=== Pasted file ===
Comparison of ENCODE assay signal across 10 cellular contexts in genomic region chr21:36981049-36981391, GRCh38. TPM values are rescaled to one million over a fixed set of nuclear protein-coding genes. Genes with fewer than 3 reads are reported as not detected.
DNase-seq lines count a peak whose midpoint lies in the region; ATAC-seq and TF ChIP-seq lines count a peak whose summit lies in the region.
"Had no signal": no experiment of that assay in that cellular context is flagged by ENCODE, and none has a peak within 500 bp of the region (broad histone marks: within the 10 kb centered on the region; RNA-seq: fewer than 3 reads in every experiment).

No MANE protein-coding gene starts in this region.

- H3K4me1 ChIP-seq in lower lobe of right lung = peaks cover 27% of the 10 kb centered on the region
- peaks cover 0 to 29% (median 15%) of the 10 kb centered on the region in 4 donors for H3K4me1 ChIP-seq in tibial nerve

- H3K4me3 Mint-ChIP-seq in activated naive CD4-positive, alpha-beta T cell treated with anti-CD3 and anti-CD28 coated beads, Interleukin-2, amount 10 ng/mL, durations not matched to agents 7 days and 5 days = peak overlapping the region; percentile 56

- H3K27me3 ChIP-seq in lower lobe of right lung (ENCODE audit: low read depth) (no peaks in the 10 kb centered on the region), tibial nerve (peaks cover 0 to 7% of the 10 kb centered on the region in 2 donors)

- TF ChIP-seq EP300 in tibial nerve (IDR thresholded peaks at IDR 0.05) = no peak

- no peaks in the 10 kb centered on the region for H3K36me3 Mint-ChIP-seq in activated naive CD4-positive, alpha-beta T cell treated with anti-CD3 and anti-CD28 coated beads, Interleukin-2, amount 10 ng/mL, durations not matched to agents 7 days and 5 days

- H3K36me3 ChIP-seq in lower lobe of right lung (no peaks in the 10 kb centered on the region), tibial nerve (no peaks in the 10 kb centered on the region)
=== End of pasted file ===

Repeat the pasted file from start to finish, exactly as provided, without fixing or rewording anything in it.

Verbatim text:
Comparison of ENCODE assay signal across 10 cellular contexts in genomic region chr21:36981049-36981391, GRCh38. TPM values are rescaled to one million over a fixed set of nuclear protein-coding genes. Genes with fewer than 3 reads are reported as not detected.
DNase-seq lines count a peak whose midpoint lies in the region; ATAC-seq and TF ChIP-seq lines count a peak whose summit lies in the region.
"Had no signal": no experiment of that assay in that cellular context is flagged by ENCODE, and none has a peak within 500 bp of the region (broad histone marks: within the 10 kb centered on the region; RNA-seq: fewer than 3 reads in every experiment).

No MANE protein-coding gene starts in this region.

- H3K4me1 ChIP-seq in lower lobe of right lung = peaks cover 27% of the 10 kb centered on the region
- peaks cover 0 to 29% (median 15%) of the 10 kb centered on the region in 4 donors for H3K4me1 ChIP-seq in tibial nerve

- H3K4me3 Mint-ChIP-seq in activated naive CD4-positive, alpha-beta T cell treated with anti-CD3 and anti-CD28 coated beads, Interleukin-2, amount 10 ng/mL, durations not matched to agents 7 days and 5 days = peak overlapping the region; percentile 56

- H3K27me3 ChIP-seq in lower lobe of right lung (ENCODE audit: low read depth) (no peaks in the 10 kb centered on the region), tibial nerve (peaks cover 0 to 7% of the 10 kb centered on the region in 2 donors)

- TF ChIP-seq EP300 in tibial nerve (IDR thresholded peaks at IDR 0.05) = no peak

- no peaks in the 10 kb centered on the region for H3K36me3 Mint-ChIP-seq in activated naive CD4-positive, alpha-beta T cell treated with anti-CD3 and anti-CD28 coated beads, Interleukin-2, amount 10 ng/mL, durations not matched to agents 7 days and 5 days

- H3K36me3 ChIP-seq in lower lobe of right lung (no peaks in the 10 kb centered on the region), tibial nerve (no peaks in the 10 kb centered on the region)